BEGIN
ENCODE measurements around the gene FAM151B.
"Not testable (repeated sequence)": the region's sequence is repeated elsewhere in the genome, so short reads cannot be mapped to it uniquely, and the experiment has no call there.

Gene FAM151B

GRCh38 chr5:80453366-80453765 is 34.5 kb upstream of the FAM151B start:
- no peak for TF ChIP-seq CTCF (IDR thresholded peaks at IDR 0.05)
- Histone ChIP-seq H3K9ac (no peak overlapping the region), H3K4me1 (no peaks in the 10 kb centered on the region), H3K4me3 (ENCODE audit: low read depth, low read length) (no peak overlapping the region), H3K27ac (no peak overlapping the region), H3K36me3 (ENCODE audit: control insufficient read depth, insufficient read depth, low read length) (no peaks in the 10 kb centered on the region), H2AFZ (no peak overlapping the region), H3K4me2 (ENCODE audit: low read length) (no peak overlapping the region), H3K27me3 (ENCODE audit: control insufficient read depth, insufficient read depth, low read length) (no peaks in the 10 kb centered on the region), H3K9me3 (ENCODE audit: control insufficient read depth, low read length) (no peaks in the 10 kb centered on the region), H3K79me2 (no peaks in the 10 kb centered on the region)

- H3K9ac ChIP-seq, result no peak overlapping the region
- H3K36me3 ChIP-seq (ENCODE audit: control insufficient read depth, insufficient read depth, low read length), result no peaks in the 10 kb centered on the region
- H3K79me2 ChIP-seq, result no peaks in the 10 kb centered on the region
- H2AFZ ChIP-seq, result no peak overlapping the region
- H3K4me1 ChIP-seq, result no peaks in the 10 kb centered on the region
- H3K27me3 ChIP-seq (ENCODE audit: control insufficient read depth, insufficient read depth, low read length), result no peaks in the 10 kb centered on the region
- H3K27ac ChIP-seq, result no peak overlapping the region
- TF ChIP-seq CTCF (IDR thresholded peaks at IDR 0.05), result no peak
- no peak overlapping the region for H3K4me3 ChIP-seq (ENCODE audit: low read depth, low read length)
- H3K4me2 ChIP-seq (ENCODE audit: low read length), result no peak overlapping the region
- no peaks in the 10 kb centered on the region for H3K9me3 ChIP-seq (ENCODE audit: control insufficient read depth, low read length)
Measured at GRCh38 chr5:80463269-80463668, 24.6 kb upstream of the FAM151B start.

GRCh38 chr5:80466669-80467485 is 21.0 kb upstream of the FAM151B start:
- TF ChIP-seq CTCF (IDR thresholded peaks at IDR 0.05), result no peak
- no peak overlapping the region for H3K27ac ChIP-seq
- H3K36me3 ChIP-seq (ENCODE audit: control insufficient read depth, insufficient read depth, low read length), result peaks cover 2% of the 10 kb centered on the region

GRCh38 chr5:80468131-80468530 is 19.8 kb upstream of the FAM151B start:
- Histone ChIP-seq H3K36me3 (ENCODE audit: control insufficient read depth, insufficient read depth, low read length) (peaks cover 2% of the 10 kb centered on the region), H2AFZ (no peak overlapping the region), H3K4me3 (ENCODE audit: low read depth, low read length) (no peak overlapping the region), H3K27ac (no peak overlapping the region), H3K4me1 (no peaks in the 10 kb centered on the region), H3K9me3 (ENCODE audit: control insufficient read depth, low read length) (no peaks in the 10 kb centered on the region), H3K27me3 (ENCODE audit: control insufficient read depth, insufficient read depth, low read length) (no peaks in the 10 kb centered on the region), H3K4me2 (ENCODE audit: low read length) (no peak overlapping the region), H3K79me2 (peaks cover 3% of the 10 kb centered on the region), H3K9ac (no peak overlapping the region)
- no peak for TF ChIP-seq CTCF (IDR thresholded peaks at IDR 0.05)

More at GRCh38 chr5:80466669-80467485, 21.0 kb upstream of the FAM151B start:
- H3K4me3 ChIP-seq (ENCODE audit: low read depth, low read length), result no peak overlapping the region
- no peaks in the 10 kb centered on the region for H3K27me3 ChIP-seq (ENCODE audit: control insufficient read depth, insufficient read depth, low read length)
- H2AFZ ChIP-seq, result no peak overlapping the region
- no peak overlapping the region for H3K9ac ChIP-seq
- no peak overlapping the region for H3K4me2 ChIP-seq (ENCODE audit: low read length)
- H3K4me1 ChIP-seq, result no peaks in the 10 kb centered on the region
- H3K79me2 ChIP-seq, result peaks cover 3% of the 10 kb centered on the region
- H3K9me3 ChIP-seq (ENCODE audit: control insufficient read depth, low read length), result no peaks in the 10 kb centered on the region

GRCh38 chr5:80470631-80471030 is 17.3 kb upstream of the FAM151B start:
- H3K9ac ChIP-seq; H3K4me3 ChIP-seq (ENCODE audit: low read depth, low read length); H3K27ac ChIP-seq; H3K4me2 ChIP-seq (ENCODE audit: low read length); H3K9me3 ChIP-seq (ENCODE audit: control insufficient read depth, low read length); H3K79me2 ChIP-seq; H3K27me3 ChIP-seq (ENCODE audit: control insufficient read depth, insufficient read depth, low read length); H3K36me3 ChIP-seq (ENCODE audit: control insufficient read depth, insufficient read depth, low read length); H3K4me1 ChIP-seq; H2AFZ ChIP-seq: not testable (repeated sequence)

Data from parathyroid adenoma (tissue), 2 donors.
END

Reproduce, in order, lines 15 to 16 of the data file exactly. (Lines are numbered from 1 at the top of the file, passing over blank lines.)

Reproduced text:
- no peak overlapping the region for H3K4me3 ChIP-seq (ENCODE audit: low read depth, low read length)
- H3K4me2 ChIP-seq (ENCODE audit: low read length), result no peak overlapping the region